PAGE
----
1984 & the Hyundai Pony
Most people who were alive in the ’80s either owned a Hyundai Pony or knew someone that did. The little rear-drive hatchback from Korea showed up on Canadian shores in late 1983. Demand was enormous, with advertisements boasting that they were selling, on average, a hundred per day by 1987.
The raw numbers back this up, to a point. In July 1983, 78.4% of new passenger cars were categorized as “North American”. One year later, after the Pony appeared, that number shrank to 73.5%, then to 63.9% in the same month of 1985. To be sure, the little Pony can’t take all of the credit but it can certainly lay claim to a large portion of this difference.
Drilling to an incredible level of specifics, consider July 1986 in Newfoundland. With Pony fever in full swing, 303 cars classified as coming from ‘Other Countries’ were sold. This is nearly double the 155 cars listed as being built in Japan and the first time the latter had been eclipsed by such an amount. Hyundai would have been one of just a handful of makes counted in that 303 figure. If you’re wondering, 1603 and 921 North American cars and trucks were sold, respectively, that month by polyester-clad sales reps. Average prices? About $12k for NA cars, $12.4k for Japanese cars, and $10k for the “Other Countries”. Trucks pulled about $14.4k each from the wallets of their new owners.
It’s always fun to read a “Best Of” list, particularly when it involves vehicles of Simpsons episodes. From the timespan of January 1946 to January 2020, the best month ever for vehicle sales in Canada was May 2017 when no fewer than 220,436 new rigs were driven off dealer lots. That’s 7110 a day, or nearly 300 per hour. Every minute, on average, five new people signed the note on a new machine.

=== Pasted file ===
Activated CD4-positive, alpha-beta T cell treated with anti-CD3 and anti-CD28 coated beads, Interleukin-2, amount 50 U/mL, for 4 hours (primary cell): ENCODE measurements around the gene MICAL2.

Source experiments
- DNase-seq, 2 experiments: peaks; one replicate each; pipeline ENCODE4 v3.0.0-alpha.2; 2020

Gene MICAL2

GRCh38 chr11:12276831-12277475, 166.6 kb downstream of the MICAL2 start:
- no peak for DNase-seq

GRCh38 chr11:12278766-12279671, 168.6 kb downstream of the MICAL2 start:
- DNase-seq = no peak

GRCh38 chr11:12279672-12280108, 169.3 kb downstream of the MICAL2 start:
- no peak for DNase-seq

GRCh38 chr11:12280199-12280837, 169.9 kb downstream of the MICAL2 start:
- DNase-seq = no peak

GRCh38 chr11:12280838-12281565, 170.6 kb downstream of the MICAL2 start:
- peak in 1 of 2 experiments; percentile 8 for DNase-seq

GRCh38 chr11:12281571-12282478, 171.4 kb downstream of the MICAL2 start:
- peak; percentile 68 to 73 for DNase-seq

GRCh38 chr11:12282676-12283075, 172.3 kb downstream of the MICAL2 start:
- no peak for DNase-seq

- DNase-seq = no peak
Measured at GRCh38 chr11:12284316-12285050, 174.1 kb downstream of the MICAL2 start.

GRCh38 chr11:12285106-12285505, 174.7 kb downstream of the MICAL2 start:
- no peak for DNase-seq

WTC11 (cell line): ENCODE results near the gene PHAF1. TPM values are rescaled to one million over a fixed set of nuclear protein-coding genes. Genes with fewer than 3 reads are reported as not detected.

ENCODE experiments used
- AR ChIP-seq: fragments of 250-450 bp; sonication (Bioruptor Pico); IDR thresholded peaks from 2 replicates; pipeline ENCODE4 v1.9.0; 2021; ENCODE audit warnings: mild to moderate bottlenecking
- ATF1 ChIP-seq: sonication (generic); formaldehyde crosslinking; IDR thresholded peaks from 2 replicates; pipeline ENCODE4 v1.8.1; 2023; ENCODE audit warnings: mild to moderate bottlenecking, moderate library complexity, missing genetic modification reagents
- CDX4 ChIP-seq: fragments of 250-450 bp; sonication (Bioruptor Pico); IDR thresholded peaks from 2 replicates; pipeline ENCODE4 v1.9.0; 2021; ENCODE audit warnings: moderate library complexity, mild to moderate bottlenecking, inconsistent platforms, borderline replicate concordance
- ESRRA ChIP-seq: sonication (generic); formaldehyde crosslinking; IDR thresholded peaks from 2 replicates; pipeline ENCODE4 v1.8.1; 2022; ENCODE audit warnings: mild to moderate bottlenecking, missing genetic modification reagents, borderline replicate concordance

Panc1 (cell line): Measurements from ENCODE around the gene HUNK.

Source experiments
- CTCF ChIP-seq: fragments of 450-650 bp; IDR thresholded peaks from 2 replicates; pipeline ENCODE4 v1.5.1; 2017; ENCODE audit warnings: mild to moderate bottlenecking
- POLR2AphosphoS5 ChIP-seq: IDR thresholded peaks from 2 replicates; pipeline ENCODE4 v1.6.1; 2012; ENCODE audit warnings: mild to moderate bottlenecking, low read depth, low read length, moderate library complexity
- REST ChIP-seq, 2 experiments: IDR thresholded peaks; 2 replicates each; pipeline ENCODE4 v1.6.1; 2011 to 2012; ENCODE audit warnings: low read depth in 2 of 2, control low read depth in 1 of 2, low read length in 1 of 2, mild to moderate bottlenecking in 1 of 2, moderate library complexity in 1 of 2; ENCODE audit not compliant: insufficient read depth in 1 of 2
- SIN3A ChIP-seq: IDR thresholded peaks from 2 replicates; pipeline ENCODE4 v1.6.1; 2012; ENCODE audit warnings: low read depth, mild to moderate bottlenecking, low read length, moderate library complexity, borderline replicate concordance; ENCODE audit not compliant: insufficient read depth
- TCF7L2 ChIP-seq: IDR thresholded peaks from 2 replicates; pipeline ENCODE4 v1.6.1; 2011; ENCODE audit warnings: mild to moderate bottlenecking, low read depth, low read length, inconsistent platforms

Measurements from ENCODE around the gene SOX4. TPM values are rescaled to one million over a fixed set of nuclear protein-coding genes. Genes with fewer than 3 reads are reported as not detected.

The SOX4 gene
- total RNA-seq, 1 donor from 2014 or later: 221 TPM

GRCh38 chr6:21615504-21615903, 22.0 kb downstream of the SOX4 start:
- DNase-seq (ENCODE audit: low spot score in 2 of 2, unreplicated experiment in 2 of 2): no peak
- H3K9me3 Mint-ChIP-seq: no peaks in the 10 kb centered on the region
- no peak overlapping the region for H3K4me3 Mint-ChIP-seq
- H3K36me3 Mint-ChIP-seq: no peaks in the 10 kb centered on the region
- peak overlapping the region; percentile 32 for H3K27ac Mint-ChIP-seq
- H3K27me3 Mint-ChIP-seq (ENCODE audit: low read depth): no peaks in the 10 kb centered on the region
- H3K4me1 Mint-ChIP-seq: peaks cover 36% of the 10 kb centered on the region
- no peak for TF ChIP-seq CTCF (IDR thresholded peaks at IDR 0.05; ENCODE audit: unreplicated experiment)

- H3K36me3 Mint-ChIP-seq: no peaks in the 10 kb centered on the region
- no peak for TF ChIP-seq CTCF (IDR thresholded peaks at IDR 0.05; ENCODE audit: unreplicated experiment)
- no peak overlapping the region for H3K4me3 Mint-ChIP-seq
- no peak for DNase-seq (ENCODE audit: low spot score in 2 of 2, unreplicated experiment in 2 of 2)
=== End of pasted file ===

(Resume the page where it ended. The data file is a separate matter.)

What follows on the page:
Interestingly, in terms of monetary value, the best month was exactly one year later. Total sales were only 168 units fewer but the total dollar spend was way higher. How high? Try $9.2 billion (yes, billion with a b). Someone must have been snapping up a few Lambos and McLarens for the summer driving season. If you’re wondering, the average price that month was just shy of forty-two grand.
So just how many vehicles have Canadians bought over the last 75 years? According to the data, a total of 85,931,764 machines rolled off dealer lots from January 1946 to January 2020. Nearly eighty-six million. Your author finds that number difficult to comprehend in real terms.
If that number is difficult to grasp, consider the total amount of money spent on new road-going rigs during the same time period. Thanks to the magic of Excel formulas doing all the work for us, we learned that approximately *ahem* $1,794,885,464,000 ($1.8 trillion) has been spent on vehicles since the dawn of 1946. Yes, we triple-checked the math because that is a figure in excess of Canada’s GDP.
Taking a step back, though, that number isn’t completely out to lunch. When divided by the number of vehicles purchased over the same time frame, it provides a figure of $20,887. That seems reasonable to us.
With all those minute details about the Canadian auto market, you’re completely and utterly armed for bear at your next gearhead trivia night. We could go on with more detail, such as a breakdown of provincial tastes (Alberta and Newfoundland have always really liked their trucks, for example) but we run the risk of sounding like dad quoting the Bathroom Reader.
You can find all the data we used here at this link.